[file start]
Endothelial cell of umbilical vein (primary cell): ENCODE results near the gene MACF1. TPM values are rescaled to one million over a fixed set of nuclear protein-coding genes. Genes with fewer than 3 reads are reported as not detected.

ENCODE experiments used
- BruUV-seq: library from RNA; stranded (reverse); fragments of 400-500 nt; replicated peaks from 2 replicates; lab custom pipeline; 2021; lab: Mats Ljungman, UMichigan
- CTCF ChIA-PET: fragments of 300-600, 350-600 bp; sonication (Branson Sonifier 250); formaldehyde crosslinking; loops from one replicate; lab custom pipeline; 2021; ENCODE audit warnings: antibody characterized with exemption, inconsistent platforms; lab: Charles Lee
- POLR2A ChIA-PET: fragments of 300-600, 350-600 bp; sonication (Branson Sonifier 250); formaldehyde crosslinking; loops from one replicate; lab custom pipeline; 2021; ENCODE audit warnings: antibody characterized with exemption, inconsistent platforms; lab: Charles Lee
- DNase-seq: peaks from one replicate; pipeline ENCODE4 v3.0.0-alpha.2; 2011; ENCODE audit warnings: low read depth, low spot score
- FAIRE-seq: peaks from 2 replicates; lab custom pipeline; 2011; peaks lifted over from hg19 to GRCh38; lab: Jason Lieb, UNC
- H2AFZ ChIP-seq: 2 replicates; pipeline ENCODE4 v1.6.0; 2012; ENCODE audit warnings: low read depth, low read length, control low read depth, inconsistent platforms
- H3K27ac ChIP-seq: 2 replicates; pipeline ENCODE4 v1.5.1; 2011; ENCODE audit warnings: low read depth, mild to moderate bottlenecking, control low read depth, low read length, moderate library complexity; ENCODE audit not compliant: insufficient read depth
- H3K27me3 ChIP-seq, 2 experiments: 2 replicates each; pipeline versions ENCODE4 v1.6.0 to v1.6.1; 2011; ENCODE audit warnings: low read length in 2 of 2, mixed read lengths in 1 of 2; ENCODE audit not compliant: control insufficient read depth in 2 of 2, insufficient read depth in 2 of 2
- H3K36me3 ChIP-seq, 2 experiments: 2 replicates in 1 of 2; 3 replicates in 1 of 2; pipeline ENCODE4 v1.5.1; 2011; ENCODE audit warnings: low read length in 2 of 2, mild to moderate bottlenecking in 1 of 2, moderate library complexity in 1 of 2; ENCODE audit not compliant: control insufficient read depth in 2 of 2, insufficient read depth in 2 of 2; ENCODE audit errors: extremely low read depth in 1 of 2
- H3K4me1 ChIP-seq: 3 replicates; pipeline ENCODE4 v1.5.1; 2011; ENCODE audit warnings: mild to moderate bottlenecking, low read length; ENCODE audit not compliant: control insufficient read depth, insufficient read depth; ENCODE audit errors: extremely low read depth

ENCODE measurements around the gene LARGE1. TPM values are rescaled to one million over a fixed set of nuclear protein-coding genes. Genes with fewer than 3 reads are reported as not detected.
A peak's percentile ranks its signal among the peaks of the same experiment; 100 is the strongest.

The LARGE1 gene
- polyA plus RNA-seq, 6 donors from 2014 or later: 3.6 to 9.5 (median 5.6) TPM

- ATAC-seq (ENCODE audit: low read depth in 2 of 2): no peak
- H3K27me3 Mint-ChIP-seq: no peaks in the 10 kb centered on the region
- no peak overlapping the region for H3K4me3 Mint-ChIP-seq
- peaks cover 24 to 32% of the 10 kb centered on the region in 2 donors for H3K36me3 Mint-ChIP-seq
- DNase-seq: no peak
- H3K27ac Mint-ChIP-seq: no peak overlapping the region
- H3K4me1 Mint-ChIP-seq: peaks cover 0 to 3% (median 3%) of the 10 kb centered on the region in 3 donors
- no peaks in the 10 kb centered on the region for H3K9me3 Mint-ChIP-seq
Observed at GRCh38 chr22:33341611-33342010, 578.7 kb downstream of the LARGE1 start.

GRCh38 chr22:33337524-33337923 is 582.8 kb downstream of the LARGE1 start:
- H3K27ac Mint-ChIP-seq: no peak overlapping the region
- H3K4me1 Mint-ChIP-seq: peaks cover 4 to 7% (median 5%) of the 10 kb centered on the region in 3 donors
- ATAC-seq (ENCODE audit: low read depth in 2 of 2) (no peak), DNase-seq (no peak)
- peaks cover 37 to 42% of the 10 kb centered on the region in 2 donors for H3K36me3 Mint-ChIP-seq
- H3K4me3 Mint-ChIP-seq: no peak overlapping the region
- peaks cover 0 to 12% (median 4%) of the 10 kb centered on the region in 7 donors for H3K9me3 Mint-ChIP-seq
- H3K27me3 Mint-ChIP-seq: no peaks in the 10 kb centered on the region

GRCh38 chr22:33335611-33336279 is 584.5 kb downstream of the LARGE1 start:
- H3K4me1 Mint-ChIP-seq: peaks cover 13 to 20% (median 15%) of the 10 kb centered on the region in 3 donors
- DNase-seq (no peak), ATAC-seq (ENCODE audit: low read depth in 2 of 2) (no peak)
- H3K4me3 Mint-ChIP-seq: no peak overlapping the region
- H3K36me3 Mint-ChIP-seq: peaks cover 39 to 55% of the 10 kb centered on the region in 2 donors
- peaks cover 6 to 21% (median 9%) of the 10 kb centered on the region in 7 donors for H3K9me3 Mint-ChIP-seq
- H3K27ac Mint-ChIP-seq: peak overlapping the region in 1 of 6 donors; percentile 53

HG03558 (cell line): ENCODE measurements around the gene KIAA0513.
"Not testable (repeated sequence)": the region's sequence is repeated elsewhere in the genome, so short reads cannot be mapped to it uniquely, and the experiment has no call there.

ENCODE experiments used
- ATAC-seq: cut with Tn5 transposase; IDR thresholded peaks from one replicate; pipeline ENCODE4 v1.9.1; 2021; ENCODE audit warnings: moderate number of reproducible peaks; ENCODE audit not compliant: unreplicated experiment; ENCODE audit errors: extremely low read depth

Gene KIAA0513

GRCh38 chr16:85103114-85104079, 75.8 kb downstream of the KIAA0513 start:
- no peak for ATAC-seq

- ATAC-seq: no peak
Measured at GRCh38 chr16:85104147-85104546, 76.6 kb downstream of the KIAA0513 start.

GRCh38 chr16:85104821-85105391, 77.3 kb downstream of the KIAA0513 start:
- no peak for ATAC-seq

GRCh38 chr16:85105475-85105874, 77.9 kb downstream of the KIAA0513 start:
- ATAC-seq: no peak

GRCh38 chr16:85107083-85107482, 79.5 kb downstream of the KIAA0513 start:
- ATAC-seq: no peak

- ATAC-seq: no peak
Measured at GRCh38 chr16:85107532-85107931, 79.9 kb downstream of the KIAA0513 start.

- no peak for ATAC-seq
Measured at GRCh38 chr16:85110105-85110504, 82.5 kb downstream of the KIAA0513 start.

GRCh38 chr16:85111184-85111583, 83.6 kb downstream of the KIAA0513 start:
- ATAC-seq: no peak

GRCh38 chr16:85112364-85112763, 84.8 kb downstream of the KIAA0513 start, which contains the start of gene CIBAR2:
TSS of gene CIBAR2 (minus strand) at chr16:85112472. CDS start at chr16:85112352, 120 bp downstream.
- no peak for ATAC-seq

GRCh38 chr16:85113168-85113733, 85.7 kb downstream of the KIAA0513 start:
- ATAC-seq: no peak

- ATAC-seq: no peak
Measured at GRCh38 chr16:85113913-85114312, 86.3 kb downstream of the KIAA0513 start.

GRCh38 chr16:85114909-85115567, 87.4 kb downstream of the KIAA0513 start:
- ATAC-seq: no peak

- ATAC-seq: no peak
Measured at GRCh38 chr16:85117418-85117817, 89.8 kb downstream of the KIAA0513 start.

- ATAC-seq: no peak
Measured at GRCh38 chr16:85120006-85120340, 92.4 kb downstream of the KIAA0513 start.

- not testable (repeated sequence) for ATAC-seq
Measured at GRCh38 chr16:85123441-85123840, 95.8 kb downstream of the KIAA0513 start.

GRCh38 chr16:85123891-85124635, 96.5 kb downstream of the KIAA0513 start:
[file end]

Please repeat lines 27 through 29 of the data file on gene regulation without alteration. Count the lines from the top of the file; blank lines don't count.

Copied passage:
- H3K27ac Mint-ChIP-seq: no peak overlapping the region
- H3K4me1 Mint-ChIP-seq: peaks cover 4 to 7% (median 5%) of the 10 kb centered on the region in 3 donors
- ATAC-seq (ENCODE audit: low read depth in 2 of 2) (no peak), DNase-seq (no peak)